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Oliarces clara, Moth Lacewing - Oliarces clara

Oliarces clara, Moth Lacewing - Oliarces clara
Anza-Borrego Desert State Park, San Diego County, California, USA
April 29, 2009
Size: BL about 17 mm
This roach and several others were found dead in the primitive bathroom at Split Mountain. This is real desert! I collected three of them. The body length of the photograph is 17 mm with 23 mm to the wing tip. Another is 23 mm with 27 mm to the wing tip.

The closest match I could find is Eremoblatta subdiaphana in Helfer's How to Know the grasshoppers,.... called the Hairy Desert Cockroach. Notice the hairy head. This species is the only one in the book with obvious hair around the head. But, the key is a front tibia with seven spines at tip. We cannot find this feature. Instead the tibia seems to have spines going up the side. We tried to check this trait on all three specimens, but the legs are curled up underneath and are very difficult to see. BugGuide Photo # 185354 is of the Eremoblatta genus. There seems to be just one species?

Any help will be much appreciated.

Images of this individual: tag all
Oliarces clara, Moth Lacewing - Oliarces clara Oliarces clara, Moth Lacewing - Oliarces clara

#304594 Identification – Oliarces clara
No, not a cockroach, something much better; a new family for BugGuide. This is the moth lacewing Oliarces clara, the only (living) U.S. species of the neuropteran family Ithonidae (though recent phylogenetic work suggests that it may be more closely related to some polystoechotids...). It is known only from southern CA and the adjacent pars of NV and AZ. It has an interesting biology in which adults emerge in mass for a few days each year, mate, then die. The larvae are subterranean and associated with the roots of creosote bush in desert environments. For more on the biology see: Faulkner, D. K. 1990 [1990.??.??]. Current knowledge of the biology of the moth-lacewing Oliarces clara Banks (Insecta: Neuroptera: Ithonidae). Pp. 197-203 in Mansell, M. W.; Aspöck, H. (eds.). Advances in Neuropterology. Proceedings of the Third International Symposium on Neuropterology (3-4 February 1988, Berg en Dal, Kruger National Park, South Africa). South African Department of Agricultural Development, Pretoria. 298 pp [BotN ref#7268]. Congratulations!, with the image of this species, all of the 11 families of living Neuroptera known from the U.S. and Canada are now represented in BugGuide (I was wondering how long it would take for this last family to show up ... :-).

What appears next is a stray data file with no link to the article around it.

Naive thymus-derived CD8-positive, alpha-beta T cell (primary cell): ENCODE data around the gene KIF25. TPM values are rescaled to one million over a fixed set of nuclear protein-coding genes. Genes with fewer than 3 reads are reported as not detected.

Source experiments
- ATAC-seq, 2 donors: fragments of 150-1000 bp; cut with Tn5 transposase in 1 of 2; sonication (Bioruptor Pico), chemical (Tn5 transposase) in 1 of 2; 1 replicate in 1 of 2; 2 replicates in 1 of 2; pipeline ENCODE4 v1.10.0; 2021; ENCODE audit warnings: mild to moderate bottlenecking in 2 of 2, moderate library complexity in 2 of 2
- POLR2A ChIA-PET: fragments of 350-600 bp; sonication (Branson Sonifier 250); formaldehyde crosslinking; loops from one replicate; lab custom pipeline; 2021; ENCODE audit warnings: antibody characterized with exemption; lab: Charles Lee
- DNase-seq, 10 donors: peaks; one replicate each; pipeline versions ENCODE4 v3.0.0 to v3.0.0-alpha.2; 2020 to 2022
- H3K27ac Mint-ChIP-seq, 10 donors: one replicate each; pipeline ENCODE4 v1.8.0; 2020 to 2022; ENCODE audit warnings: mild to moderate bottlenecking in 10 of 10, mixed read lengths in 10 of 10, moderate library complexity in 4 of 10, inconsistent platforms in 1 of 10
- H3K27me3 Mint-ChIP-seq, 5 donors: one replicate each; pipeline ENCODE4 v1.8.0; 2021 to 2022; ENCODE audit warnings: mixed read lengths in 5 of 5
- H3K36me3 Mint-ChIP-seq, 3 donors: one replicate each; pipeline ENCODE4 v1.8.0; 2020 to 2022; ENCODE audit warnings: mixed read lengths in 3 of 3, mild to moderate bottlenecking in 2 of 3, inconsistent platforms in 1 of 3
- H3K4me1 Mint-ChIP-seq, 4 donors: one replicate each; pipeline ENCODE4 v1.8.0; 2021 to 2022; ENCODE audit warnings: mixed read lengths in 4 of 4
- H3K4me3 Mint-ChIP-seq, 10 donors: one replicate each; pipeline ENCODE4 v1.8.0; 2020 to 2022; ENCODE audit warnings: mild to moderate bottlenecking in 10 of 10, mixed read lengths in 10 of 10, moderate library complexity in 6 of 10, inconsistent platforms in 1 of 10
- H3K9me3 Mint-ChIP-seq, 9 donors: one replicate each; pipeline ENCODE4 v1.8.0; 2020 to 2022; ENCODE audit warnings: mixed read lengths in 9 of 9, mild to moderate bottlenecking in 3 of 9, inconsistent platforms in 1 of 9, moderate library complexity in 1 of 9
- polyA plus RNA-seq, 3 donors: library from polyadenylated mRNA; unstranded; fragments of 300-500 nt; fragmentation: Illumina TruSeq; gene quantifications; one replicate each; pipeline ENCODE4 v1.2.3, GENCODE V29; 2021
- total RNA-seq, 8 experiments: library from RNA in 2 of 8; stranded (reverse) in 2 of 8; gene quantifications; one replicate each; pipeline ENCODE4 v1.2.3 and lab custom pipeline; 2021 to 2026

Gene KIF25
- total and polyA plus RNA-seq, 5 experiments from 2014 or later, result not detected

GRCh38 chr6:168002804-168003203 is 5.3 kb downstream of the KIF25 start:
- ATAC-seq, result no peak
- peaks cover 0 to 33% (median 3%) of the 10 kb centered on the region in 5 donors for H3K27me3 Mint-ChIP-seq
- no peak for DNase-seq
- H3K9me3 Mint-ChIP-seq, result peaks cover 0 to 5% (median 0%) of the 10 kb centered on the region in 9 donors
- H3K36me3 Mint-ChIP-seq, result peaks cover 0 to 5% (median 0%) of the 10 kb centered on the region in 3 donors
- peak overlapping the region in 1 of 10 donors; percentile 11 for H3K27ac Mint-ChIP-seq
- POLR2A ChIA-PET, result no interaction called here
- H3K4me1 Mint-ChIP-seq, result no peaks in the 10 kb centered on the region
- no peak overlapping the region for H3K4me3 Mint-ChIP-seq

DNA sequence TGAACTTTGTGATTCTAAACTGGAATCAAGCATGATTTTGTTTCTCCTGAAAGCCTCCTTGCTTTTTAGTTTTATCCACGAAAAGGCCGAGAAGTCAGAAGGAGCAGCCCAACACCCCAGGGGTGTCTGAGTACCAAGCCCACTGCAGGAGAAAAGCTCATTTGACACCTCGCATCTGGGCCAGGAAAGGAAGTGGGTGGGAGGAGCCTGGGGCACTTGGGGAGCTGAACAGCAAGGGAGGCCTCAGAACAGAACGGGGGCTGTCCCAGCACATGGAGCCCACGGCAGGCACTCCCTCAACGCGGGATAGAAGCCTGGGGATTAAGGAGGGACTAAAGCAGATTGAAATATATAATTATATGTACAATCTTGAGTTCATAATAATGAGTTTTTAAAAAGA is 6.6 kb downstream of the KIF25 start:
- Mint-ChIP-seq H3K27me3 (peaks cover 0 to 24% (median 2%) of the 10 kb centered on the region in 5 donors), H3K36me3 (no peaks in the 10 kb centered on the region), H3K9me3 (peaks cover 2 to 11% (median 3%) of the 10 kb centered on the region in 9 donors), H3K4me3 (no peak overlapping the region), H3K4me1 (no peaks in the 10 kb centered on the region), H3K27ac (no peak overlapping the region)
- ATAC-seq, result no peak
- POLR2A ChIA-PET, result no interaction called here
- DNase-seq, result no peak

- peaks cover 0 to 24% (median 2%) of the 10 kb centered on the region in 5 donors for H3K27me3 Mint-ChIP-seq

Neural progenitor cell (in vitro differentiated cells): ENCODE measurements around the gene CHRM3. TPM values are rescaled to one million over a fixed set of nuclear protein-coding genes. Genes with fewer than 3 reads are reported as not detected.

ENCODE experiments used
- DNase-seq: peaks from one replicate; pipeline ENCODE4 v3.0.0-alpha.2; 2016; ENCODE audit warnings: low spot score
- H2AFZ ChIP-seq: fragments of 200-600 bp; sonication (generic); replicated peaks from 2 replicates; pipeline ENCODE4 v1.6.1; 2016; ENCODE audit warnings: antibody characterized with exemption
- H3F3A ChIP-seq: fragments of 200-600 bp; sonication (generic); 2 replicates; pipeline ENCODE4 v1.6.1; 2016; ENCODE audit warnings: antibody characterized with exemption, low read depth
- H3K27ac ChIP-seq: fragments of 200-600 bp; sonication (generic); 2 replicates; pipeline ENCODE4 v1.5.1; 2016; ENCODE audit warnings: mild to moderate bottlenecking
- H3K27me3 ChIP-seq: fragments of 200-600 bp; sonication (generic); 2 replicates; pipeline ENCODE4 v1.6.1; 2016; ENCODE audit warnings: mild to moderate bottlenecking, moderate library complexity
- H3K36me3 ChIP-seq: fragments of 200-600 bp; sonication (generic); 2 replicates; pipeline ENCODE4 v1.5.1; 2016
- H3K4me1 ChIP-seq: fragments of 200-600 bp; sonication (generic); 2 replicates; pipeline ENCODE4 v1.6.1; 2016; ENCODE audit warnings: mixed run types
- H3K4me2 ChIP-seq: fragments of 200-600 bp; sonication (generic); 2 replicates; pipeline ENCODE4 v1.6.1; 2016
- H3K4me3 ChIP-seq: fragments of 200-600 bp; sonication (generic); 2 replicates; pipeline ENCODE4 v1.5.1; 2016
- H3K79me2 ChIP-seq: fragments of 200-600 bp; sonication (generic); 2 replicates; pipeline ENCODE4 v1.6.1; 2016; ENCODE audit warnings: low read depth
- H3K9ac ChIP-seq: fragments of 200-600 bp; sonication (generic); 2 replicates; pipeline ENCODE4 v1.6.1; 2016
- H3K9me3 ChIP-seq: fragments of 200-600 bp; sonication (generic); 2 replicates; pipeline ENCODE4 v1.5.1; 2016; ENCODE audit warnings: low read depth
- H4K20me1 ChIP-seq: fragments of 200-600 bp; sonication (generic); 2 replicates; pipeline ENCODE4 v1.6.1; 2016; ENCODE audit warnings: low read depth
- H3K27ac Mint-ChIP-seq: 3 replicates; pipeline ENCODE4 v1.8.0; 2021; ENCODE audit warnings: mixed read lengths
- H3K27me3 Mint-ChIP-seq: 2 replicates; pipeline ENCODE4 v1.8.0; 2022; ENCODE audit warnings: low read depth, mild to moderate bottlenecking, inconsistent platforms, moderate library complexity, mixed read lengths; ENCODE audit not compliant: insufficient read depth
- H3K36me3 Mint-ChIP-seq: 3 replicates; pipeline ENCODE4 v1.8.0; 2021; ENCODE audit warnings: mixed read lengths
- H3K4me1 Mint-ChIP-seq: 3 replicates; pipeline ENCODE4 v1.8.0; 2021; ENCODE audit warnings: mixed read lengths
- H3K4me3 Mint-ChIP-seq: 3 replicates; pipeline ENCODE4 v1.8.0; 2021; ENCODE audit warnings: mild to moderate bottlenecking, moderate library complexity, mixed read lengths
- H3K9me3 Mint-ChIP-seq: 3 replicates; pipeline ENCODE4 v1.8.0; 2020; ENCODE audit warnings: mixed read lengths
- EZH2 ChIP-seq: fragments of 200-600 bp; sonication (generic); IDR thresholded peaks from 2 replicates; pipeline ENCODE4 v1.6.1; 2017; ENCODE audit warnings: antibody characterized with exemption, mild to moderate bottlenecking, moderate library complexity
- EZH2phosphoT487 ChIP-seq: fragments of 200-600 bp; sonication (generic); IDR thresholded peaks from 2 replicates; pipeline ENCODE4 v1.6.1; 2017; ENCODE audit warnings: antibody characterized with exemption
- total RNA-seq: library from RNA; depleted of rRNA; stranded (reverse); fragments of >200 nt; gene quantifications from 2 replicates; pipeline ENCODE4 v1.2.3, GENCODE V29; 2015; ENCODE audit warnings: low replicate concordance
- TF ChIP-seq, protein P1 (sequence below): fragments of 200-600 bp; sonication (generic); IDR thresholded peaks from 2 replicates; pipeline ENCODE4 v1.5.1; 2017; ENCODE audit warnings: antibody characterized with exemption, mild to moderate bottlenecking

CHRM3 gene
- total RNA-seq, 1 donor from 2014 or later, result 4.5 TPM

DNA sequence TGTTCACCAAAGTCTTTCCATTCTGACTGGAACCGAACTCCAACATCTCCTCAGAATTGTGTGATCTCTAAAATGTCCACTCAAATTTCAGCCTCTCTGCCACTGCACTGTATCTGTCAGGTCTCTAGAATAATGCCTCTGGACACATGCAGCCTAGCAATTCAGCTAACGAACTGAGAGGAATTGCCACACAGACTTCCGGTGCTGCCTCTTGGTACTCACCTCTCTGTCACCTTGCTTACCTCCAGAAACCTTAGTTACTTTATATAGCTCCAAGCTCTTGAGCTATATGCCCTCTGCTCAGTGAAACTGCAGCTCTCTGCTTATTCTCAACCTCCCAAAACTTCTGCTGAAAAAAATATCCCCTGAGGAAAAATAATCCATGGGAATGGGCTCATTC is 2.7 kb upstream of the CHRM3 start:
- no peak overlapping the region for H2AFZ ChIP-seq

Oliarces clara
Thanks so much for confirming this Oliarces clara identification. I suspected it was this huge lacewing when Gordon Snelling menioned Nuroptera and then v belov mentioned lacewing. I found a site about a mass emergence of these moth lacewings in Anza-Borrego this April at with wonderful photos. I tried to compare to my photos, but hard to tell if exactly the same. After all, I thought it looked a lot like a Hairy Desert Roach :-)

Thank you Lynn (nice addition!) & John (ID & detailed info)

some kid of a lacewing -- check Polystoechotidae
roaches keep wings flat on the back overlapping each other, never roof-like

Moth Lacewing
As soon as you said lacewing, v belov, I remembered an article by David Faulkner called "Phantom of the Desert: Biology of the little-known moth lacewing" that appeared in the winter 1990 Environment West, a publication of several museums including San Diego Natural History Museum. I looked up the article--and it's this lacewing! Then I googled Oliarces clara and came up with a great source with good photos about a mass emergence this spring at another desert site in Anza-Borrego Desert State park this April:

Thanks so much for your invaluable help in identifying this quite interesting lacewing.

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